Last spring White House staffers presented President Trump with the opportunity to introduce a very interesting wrinkle to the Jones Act, the 1920 law that restricts domestic waterborne transportation to vessels that are U.S.-flagged, U.S.-built and mostly U.S.-owned and crewed. Specifically, Trump’s staff proposed a ten‐year waiver for the transportation of liquefied natural gas (LNG). No vessels designed to transport LNG exist that are compliant with the law and, as a result, areas of the country including New England and Puerto Rico must import it from foreign sources not subject to the Jones Act.
After catching wind of the proposed waiver the Jones Act lobby applied maximum pressure to head it off, and a Republican delegation comprised of six senators and House Minority Whip Steve Scalise was dispatched to the White House to ensure the lobby’s views were aired. President Trump wilted under their opposition and the waiver was not issued.
Now over a year later, a story in the Washington Examiner provides many of the sordid details behind l’affaire LNG, and how the Jones Act lobby prevailed in its effort to deny Americans access to domestic energy supplies. The following are five key takeaways:
The Jones Act’s national security justification rings increasingly hollow. Perhaps the most noteworthy aspect of the Examiner story is that both the National Security Council and Pentagon were fully on board with the proposed Jones Act waiver. That’s not suprising. The Jones Act, after all, forces Americans to rely on foreign sources of energy, including from Russia. But NSC veteran retired Air Force Gen. Robert Spalding suggests that NSC members view the Jones Act’s harm going beyond just its impact on energy, stating there is a belief inside the group that the law “has not enabled the success of the U.S. maritime industry in a manner that is promoting U.S. national interests.”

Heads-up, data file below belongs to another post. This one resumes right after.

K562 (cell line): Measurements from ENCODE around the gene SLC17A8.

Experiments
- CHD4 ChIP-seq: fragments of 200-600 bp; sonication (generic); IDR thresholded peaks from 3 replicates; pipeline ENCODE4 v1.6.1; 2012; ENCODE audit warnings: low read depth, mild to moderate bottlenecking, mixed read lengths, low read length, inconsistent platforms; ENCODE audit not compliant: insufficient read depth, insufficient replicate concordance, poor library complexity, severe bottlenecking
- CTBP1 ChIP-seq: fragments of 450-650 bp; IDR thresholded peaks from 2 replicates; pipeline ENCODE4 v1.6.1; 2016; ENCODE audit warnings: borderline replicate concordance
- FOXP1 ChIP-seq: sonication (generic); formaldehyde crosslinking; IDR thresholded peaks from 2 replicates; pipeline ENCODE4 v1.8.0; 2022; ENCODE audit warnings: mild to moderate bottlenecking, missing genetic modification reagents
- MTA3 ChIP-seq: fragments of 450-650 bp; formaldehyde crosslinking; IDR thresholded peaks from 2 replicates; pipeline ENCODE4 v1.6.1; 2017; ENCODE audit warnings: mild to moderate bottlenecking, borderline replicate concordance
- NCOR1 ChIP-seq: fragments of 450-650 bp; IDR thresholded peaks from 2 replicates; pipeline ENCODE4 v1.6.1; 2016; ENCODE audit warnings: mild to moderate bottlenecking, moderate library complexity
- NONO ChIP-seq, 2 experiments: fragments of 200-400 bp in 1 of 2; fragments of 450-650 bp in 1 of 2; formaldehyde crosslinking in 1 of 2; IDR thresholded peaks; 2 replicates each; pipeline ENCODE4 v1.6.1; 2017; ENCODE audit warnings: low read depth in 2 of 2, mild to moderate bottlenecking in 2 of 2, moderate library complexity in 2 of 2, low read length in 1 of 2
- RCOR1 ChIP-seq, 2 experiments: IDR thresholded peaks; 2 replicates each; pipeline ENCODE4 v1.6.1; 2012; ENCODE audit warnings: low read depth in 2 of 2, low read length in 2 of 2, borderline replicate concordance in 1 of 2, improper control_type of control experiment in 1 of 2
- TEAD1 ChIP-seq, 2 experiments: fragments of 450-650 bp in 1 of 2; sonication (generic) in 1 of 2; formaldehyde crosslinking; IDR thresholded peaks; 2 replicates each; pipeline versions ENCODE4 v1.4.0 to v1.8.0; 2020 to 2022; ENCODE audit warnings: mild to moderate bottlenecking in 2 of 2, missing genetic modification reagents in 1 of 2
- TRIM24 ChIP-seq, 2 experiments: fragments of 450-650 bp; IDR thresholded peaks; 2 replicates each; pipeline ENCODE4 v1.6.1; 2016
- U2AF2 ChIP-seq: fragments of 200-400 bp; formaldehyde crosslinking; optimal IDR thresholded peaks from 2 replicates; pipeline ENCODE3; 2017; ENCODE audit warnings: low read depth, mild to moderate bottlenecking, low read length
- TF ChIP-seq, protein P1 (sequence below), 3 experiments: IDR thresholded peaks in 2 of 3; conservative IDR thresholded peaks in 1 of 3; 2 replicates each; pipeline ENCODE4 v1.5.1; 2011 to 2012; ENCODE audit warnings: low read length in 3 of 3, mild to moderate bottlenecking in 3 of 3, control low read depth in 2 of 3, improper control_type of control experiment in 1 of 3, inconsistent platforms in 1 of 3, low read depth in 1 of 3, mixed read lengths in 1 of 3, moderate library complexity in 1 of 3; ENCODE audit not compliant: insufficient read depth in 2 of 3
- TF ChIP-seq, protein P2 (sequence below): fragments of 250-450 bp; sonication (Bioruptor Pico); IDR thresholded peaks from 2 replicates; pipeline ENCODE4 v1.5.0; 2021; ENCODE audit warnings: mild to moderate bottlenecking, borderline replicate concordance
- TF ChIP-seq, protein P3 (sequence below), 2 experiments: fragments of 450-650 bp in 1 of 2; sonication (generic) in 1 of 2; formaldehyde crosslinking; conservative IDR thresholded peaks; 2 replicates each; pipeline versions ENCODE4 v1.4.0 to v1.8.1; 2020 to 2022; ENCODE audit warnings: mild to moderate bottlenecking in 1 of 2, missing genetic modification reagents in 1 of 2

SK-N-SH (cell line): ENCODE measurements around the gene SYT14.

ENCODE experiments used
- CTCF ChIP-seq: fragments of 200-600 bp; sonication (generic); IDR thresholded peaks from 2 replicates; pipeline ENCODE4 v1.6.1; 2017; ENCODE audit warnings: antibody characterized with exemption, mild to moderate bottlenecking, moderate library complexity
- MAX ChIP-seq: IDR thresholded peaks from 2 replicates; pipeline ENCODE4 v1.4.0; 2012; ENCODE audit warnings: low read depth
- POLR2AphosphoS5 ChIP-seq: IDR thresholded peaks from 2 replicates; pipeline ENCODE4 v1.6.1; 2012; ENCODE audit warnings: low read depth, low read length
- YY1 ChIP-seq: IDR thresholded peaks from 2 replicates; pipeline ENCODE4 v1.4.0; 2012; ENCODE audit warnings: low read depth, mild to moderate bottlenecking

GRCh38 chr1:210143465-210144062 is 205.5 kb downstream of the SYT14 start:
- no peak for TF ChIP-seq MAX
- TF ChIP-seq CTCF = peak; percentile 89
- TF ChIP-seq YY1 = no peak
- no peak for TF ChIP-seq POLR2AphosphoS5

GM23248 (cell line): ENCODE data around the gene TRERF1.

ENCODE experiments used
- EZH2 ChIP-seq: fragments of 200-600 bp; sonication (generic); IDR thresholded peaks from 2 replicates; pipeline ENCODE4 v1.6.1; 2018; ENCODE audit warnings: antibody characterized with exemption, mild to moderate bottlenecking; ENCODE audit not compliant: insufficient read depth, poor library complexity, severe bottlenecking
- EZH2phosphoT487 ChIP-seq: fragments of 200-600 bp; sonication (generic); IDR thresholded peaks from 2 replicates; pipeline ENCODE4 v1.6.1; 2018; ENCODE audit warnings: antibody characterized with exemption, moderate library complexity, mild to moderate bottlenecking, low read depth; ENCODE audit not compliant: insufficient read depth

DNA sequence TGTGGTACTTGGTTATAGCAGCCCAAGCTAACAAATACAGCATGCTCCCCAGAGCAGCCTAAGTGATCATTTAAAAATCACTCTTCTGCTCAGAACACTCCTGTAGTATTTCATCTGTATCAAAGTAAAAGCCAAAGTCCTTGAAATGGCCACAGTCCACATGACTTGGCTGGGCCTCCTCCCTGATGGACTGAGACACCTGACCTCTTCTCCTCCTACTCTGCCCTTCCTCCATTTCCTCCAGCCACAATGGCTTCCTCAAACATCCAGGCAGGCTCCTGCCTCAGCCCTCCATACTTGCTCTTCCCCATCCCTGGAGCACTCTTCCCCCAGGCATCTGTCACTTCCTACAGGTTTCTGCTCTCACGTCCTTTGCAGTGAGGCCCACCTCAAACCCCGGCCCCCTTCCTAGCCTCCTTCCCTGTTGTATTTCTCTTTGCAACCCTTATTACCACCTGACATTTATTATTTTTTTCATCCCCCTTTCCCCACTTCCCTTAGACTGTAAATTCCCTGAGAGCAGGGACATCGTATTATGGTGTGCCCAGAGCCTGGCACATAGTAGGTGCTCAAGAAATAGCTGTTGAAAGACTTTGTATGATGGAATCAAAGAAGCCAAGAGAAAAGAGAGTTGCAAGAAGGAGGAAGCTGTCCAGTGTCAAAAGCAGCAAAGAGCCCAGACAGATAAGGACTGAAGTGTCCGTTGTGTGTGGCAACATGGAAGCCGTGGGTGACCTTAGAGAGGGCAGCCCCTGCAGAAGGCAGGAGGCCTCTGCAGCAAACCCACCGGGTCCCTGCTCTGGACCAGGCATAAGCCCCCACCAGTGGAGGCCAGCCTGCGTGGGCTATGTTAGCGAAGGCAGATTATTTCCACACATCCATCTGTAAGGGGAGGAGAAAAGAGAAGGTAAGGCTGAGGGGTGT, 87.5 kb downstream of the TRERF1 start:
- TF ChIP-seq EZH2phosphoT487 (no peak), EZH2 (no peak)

It is increasingly apparent that the special interests who support the Jones Act wield national security claims as a fig leaf for the law’s protectionism. For more on how the Jones Act undermines national security, see this 2019 Cato Institute policy analysis.
Senators who met with Trump to oppose the waiver didn’t even know what they were opposing. The article states that the senators who met with Trump were under the impression he was considering a full waiver of the Jones Act rather than the limited waiver for LNG transport he was actually seeking. If accurate, the senators who met with Trump weren’t even exactly clear on what they were opposing. That’s a huge surprise given that reports Trump was considering a Jones Act waiver for LNG shipments began circulating on April 23, 2019. The meeting between Trump and the senators, however, wasn’t until May 1.
But if the senators knew full well that the waiver was narrowly aimed at LNG shipments, that’s hardly exculpatory. This means that they opposed a waiver that would have provided important national security and economic benefits with no harm to the U.S. maritime industry. The U.S. maritime industry does not offer bulk LNG transport as a service—hence the need for the waiver—and thus the waiver would not have displaced a single U.S. ship or mariner. This was all upside with zero downside.
That these Republicans displayed backbone against Trump only when a protectionist swamp creature such as the Jones Act was on the line only adds to the embarrassing and shameful nature of this episode.